Based on this interpretation, building F, situated in the middle of the garden and surrounded by porticoes, would be the principal Triclinium of Lixus's palace. This great Triclinium would have been the venue for important official events, as an Oecus Cyzicenus for feasting while enjoying the landscape.[13]

Roman period (40 ِAD to early 5th century AD)

In recent excavation campaigns, researchers discovered the existence of levels that could be ascribed to late Roman times, and it is clear that the so-called "Temples quarter" suffered from major destruction that may be attributed to Aedemon's revolt. After this critical period which can be dated to between 40 and 50 AD, the palace was repaired[21]

This Roman phase corresponds also to a notable change in the urban landscape. In the northern sector of the "Temples quarter", there were structures that take up the space between exedra H and building G. The hall complex was interpreted as beginning with a Corinthian Atrium with six pilasters. A bath complex probably belonging to the Flavian period was built against the northern wall of the Atrium.[13] Continuing northwards, a row of four cubicles (The largest of them measures 4*7 m) interconnected with each other have large doors opening onto a U-shaped peristyle decorated with columns, adorned with ionic capitals,[1] and opened through a door onto the gallery of the Cryptoporticus. The principal floor of the western wing contained a room with five doors that lead into the peristyle surrounding the building F. The first leads into the south of the peristyle, the second leads into a room with a skylight in the ceiling to provide overhead lighting, the third and fourth doors have connected one of the cubicles with building F. Finally, the fifth door has connected the U-shaped peristyle G to the large peristyle F via a short passage.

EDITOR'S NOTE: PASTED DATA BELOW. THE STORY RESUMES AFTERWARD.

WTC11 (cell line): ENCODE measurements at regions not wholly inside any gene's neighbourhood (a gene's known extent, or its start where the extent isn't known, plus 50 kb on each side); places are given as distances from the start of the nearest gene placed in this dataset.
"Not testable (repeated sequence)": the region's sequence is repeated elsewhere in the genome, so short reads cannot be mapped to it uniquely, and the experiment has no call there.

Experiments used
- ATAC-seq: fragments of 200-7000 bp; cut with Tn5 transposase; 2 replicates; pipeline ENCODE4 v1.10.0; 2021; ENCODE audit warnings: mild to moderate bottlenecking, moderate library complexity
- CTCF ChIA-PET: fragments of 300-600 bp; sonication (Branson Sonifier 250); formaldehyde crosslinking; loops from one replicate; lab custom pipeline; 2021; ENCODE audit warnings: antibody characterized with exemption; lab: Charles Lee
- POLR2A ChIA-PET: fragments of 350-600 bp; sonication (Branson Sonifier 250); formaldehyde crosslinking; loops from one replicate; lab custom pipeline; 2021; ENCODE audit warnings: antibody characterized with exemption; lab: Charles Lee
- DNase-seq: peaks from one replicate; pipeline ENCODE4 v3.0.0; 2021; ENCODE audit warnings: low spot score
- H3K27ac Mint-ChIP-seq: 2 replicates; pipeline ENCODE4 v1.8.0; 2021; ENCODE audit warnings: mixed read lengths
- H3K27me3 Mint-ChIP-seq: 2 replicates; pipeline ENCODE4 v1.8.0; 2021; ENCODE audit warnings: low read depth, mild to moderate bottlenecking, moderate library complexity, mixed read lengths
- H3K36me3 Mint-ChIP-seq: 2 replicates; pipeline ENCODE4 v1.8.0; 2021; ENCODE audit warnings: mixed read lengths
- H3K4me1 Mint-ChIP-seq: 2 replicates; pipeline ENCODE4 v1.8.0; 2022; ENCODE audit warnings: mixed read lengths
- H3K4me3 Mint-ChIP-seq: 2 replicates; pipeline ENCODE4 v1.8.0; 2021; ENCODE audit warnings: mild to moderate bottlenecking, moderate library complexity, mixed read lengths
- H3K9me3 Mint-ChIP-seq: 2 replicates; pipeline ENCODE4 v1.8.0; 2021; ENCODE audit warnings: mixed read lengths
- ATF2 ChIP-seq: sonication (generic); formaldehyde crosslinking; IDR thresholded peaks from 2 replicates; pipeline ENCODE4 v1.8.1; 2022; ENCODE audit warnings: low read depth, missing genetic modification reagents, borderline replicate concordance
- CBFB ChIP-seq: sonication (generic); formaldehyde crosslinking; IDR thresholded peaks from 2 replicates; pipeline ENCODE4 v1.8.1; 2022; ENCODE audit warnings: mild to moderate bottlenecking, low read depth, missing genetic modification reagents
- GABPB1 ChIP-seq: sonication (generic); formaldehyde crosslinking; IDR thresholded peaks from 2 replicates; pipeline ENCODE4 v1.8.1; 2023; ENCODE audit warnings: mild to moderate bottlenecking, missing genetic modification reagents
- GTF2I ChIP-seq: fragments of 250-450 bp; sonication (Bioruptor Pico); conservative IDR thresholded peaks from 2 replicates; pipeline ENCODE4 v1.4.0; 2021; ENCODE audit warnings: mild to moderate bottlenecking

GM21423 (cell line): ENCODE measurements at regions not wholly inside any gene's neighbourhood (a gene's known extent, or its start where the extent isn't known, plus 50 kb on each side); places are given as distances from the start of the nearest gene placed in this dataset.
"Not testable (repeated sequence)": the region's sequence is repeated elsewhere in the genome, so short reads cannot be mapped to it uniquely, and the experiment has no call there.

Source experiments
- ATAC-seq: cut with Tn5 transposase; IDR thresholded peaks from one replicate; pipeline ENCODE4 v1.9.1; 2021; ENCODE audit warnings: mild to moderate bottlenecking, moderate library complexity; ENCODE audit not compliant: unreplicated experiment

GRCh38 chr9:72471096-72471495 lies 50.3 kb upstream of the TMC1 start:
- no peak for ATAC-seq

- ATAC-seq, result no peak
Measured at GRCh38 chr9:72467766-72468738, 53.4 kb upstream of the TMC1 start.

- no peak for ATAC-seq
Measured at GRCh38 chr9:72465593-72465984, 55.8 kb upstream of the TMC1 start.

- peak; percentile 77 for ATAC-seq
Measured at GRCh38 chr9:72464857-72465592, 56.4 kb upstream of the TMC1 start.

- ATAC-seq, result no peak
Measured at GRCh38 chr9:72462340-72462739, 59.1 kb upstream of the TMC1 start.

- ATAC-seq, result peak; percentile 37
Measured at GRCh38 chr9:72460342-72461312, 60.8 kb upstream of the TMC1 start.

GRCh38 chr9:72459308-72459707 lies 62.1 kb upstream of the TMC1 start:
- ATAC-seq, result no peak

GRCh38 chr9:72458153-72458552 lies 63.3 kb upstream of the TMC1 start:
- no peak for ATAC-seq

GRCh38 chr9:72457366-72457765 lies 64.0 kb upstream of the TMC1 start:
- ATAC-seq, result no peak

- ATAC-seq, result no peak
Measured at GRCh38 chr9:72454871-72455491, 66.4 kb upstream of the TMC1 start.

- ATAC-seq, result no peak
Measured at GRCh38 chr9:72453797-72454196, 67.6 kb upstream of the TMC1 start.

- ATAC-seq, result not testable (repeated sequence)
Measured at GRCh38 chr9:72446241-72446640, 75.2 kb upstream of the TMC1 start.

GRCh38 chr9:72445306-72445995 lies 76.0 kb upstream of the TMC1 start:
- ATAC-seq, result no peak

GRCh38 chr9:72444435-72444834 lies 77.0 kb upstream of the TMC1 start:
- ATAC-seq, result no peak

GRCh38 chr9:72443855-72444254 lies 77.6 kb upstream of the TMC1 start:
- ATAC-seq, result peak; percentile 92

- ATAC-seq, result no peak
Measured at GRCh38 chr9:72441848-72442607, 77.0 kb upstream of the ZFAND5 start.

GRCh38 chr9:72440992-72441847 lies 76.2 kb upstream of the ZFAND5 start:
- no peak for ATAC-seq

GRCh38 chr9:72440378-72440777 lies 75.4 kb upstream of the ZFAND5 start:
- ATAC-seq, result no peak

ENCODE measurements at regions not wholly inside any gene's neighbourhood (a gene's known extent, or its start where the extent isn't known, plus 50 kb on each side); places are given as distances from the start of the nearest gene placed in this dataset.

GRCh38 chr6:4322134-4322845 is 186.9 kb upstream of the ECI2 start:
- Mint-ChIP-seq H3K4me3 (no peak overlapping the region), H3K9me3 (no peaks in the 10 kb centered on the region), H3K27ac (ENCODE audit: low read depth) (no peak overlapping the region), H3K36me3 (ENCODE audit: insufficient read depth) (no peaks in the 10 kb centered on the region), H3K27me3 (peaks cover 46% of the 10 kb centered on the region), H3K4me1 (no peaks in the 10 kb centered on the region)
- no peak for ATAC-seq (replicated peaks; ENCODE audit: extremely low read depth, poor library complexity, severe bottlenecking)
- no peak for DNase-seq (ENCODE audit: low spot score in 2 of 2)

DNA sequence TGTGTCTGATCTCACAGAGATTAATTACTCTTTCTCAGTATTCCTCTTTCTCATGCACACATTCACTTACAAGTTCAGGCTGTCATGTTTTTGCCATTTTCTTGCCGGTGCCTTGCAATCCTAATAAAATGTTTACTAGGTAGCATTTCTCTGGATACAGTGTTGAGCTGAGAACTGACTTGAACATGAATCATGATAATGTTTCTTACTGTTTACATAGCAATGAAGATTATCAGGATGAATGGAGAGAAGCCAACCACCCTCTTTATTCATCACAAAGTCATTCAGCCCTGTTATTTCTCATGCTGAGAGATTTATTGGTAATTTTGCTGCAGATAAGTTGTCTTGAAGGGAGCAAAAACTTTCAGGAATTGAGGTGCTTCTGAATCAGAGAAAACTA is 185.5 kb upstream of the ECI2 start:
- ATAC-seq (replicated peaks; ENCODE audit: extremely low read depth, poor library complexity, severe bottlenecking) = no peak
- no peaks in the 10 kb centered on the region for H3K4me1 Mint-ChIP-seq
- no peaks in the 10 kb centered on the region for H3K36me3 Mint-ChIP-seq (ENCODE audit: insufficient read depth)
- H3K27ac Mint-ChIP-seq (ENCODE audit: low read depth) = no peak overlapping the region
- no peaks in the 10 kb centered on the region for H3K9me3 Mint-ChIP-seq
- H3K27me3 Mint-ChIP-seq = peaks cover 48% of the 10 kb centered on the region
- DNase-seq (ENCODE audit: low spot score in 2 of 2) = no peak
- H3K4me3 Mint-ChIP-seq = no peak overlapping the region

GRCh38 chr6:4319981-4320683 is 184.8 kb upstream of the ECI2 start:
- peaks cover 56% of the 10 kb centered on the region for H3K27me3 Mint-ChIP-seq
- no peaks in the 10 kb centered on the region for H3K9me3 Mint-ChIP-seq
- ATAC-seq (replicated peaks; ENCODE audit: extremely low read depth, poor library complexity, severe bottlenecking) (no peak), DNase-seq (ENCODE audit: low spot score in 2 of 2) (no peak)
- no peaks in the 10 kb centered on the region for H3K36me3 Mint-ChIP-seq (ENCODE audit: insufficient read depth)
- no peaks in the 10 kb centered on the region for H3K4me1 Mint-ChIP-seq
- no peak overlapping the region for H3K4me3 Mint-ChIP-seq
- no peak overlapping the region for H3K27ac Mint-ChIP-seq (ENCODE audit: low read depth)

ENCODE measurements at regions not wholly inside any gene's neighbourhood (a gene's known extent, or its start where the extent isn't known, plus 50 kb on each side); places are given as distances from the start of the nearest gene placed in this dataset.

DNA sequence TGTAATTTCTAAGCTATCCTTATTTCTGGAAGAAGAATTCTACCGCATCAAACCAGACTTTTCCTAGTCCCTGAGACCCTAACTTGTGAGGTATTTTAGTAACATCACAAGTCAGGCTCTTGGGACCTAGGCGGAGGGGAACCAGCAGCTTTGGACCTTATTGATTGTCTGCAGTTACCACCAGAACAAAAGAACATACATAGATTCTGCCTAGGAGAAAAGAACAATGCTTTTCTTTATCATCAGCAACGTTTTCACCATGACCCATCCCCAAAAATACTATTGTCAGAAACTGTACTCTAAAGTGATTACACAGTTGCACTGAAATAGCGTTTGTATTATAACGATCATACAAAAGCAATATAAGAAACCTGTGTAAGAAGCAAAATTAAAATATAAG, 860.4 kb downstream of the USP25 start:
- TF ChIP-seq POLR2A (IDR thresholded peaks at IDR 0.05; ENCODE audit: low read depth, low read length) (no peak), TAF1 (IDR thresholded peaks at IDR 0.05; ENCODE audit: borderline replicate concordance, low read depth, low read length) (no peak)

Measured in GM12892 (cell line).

Complexes F, G, and H were built at the same time. Building H was identified as a temple when it was discovered, it surrounded an interior garden with an ornamental feature,[22] Building F was a large temple. This opinion was shared by later authors.[13]

Next to the rooms mentioned above, there was a large Oecus which was the most important room in the whole of the western area. It was a huge T-shaped hall (14 m (46 ft) long, 12 m (39 ft) wide) adjoining a sophisticated chamber adorned with canopies resting on 7 small cylindrical columns.[22] Researchers have also found a rectangular Corinthian atrium with two rows of plinths M, which served as the antechamber to a rectangular court decorated, and continued to the entrance in the eastern wall, where a great door has led into the large hall G which marked the northern end of the western wing.[3]

Medieval period (12th century to 14th century)

Ruins on the hill of Lixus show a rectangular religious building, hammâm, and a mighty fountain on its bank. The cartography does not highlight the existence of any tower or strategic installation in the place. In the 1st century AD, The "Temples quarter" was adorned with public buildings including thermal baths, outbuildings, and buildings with an undetermined function.